• Indian Diaspora has attained substantive political influence in several foreign countries. It also has its demerits when influential Indian origin individuals and organisations sympathetic towards groups with separatist ideology, are able to prevail upon foreign leaders to issue statements tantamount to interference in internal affairs of India.
  • MNCs in the new age technology fields have the potential to pose a threat to national security, especially in the data security and cyberspace domains, and also by influencing the policies of their respective Governments.
  • Non-State Organisations with anarchic and fundamentalist ideologies repugnant to the secularist credentials of India are potential threats to the peaceful internal security environment of the nation.
  • India has been facing challenges on the front of internal security since independence from various state and non-state actors.
  • External State actors refer to those entities which have formal backing of a sovereign state for carrying out any intended action.
  • Non state actors on the other hand, have a considerable power of influencing international events but they do not have formal state backing.
  • Examples of state actors are the army, bureaucracy, intelligence agencies etc. whereas non state

actors would be NGOs, civil society organizations, extremist outfits, multinational companies etc.

External State actors are responsible for posing a challenge to internal security in multiple ways:

  • Countries surrounding India have been active in exploiting the volatile situation presented by the turmoil in the northeast. Not only countries such as China, Pakistan, Bangladesh and Myanmar, but also smaller powers such as Bhutan and Nepal have been involved in the region.
  • Through political backing, economic assistance, logistic support, military training or arms supplies these countries have varyingly contributed to the ongoing violence in this region. The state may carry out a limited war against Indian state and this might have ramifications for our internal security too.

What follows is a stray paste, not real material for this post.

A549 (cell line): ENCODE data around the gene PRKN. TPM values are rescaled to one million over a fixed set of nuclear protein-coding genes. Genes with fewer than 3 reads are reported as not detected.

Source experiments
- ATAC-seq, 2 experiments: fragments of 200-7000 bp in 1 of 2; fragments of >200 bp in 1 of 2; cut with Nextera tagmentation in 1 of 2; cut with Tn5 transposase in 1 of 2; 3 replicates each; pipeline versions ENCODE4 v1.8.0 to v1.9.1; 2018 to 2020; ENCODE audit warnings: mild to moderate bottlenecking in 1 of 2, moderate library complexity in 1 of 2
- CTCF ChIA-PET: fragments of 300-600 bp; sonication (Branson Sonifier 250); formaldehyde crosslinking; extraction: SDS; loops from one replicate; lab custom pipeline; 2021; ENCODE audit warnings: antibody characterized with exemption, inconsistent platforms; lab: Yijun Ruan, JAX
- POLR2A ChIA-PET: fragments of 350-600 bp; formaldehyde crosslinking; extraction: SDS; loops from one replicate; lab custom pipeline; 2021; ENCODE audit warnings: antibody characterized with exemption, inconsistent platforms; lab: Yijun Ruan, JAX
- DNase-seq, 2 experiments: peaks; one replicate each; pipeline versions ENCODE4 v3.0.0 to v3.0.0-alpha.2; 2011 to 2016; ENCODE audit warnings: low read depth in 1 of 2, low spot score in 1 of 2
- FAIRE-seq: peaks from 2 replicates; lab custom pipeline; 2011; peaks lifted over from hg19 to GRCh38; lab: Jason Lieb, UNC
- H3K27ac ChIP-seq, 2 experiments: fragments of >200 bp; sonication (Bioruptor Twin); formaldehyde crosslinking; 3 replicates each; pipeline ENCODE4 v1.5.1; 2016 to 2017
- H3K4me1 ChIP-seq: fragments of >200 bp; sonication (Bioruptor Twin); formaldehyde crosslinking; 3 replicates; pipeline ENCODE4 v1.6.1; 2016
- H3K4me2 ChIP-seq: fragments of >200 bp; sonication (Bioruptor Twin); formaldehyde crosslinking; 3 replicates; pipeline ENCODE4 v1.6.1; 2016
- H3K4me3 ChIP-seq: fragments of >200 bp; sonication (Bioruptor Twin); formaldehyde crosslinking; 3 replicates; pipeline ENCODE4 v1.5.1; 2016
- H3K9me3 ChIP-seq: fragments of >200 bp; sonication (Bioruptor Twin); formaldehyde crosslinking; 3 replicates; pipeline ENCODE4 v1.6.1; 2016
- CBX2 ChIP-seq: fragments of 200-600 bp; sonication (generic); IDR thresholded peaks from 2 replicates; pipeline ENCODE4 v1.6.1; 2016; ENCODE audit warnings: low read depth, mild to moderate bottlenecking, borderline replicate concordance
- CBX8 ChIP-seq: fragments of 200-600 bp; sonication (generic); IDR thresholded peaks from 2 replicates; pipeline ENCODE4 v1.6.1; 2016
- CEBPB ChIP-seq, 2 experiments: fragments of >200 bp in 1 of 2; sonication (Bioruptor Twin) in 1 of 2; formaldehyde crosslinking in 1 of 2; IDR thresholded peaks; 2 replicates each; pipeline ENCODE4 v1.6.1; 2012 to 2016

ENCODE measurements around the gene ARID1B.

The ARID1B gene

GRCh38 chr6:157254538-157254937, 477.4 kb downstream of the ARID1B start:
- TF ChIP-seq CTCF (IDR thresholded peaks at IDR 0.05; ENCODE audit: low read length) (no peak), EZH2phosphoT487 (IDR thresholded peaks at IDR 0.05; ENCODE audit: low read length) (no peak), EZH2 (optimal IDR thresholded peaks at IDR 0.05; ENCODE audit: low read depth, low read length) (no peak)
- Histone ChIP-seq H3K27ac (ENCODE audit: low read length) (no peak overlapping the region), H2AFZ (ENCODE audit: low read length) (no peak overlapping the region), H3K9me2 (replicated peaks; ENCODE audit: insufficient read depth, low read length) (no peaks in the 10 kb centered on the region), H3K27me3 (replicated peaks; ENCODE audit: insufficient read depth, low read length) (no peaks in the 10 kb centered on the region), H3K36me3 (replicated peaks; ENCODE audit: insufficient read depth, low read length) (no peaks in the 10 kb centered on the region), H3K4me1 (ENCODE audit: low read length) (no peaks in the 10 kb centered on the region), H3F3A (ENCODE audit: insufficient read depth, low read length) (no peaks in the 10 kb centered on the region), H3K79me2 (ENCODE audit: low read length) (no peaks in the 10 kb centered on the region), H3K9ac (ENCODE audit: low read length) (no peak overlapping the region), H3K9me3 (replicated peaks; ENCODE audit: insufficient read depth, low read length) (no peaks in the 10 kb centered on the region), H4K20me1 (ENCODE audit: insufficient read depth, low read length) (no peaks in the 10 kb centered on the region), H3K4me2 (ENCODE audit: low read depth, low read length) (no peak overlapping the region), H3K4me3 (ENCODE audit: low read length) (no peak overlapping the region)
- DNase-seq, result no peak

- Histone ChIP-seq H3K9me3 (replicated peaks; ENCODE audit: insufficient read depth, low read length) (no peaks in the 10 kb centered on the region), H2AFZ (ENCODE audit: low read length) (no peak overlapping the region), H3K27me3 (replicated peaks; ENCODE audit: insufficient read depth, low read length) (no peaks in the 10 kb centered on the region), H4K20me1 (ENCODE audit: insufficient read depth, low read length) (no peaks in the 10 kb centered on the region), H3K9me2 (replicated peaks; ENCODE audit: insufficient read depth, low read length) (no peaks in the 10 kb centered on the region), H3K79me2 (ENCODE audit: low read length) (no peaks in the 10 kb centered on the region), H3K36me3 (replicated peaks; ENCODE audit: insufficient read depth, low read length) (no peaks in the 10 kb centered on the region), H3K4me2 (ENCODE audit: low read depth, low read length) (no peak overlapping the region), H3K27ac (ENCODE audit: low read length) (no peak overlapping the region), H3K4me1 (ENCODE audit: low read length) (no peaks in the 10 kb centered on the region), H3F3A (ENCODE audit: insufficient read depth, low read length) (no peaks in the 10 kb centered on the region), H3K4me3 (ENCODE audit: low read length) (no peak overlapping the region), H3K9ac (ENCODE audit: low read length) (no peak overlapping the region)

• They might support the various insurgent groups, Naxalites, or separatist groups through funding, training or logistics.
  • There have been instances where state actors have been responsible for carrying out cyber warfare through hacking and other espionage.

Non state actors however have played their nefarious role too in creating problems for India:

  • Insurgency:
    • North-East suffers from violent movements based upon ethnic identities leading to clashes. China is alleged to support such acts for instance. United Liberation Front of Asom (ULFA) members of Assam were given shelter by China.
  • Terrorism:
    • Pakistan has been a major exporter of terrorism to India. Non-state actors like terrorist groups for instance Lashkar-e-Taiba, Jaish-e-Mohammad are a continuous threat.
    • Non state actor -sponsored terrorism, often motivated by fundamentalist ideologies, backed by secretive but efficient financial networks, use of IT, clandestine access to chemical-biological and nuclear materials, and illicit drug trafficking, has emerged as a major threat to international stability.
    • These groups aim to not only create instability in states like J&K, they also have a larger aim of destabilising the country. This is done through sporadic terrorist strikes, which spreads terror and panic. This could also adversely affect the ability of the Indian state to pursue economic modernisation.
  • Naxalism:
    • Left wing extremism affects states like Chhattisgarh, Jharkhand and West Bengal.
  • Drug trafficking: